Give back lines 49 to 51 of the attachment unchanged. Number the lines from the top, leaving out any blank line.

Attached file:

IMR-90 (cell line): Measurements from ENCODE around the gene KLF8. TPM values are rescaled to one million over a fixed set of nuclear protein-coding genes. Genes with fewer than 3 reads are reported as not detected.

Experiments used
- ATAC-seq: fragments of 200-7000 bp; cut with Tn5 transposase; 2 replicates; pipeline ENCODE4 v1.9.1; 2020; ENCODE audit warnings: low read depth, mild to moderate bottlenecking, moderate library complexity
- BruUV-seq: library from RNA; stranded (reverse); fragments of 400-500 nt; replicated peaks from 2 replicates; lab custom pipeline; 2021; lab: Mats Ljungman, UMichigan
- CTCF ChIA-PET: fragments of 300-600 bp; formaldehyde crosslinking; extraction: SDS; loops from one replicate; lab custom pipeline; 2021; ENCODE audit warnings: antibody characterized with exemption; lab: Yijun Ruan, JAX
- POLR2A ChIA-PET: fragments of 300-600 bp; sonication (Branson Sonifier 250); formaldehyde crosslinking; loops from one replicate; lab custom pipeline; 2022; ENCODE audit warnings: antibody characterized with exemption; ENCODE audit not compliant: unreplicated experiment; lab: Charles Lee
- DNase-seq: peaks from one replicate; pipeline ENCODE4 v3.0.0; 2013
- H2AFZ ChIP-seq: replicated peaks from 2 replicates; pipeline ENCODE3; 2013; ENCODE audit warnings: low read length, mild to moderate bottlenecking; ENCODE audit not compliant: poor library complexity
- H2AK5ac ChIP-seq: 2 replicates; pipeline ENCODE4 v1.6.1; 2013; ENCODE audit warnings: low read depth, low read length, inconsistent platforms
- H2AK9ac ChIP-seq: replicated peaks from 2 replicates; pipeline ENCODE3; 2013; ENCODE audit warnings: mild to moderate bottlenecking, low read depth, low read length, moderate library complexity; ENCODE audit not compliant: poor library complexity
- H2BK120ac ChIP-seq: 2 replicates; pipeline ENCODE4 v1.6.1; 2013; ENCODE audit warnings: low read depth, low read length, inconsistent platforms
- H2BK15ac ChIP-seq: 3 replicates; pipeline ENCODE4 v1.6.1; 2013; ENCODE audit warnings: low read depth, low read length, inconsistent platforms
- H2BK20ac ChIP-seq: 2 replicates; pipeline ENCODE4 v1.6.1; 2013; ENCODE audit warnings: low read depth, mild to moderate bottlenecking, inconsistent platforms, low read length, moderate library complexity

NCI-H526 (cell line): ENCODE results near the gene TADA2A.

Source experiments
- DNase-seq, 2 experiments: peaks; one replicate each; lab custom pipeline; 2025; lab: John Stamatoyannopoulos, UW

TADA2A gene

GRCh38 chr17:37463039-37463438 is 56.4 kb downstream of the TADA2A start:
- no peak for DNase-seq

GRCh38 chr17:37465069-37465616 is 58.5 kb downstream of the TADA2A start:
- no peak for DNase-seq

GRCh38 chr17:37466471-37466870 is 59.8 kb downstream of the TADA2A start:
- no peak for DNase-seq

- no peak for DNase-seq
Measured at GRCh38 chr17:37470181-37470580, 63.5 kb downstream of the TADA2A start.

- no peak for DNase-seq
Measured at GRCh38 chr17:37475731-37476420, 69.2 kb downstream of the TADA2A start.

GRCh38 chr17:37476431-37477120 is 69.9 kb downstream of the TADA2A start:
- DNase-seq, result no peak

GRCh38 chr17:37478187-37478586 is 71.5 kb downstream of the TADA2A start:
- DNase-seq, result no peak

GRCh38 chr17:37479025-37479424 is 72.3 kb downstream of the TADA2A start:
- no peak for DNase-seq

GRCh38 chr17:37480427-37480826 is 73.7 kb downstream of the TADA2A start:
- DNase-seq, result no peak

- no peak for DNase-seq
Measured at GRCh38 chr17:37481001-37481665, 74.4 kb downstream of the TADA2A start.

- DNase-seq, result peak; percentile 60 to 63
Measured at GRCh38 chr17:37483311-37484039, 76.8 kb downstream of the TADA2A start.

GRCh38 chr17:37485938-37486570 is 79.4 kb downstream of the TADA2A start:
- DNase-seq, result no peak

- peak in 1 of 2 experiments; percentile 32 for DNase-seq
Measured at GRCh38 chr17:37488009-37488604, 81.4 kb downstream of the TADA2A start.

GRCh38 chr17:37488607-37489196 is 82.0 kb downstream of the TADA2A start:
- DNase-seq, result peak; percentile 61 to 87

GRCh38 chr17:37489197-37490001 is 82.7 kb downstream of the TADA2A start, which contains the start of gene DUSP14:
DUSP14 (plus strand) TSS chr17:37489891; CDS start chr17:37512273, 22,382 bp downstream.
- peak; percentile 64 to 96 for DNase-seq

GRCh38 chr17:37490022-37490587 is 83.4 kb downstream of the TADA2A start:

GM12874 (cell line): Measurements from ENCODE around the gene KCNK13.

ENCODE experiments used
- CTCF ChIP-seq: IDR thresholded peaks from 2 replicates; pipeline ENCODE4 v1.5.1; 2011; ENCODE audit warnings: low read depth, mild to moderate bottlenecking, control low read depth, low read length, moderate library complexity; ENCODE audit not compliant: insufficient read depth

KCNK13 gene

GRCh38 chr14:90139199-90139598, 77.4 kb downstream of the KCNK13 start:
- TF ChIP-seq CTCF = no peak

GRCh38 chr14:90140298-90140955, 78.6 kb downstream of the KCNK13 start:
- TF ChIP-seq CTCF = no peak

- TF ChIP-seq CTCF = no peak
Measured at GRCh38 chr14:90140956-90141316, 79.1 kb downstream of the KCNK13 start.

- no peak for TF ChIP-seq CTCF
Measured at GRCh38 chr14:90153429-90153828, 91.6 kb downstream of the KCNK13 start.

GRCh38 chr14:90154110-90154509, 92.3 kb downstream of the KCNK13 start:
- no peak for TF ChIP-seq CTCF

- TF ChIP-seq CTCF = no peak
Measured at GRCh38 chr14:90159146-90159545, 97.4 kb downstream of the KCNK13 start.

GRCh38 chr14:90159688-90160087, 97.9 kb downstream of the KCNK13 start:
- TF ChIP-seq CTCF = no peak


GRCh38 chr17:37490022-37490587 is 83.4 kb downstream of the TADA2A start:

GM12874 (cell line): Measurements from ENCODE around the gene KCNK13.

ENCODE experiments used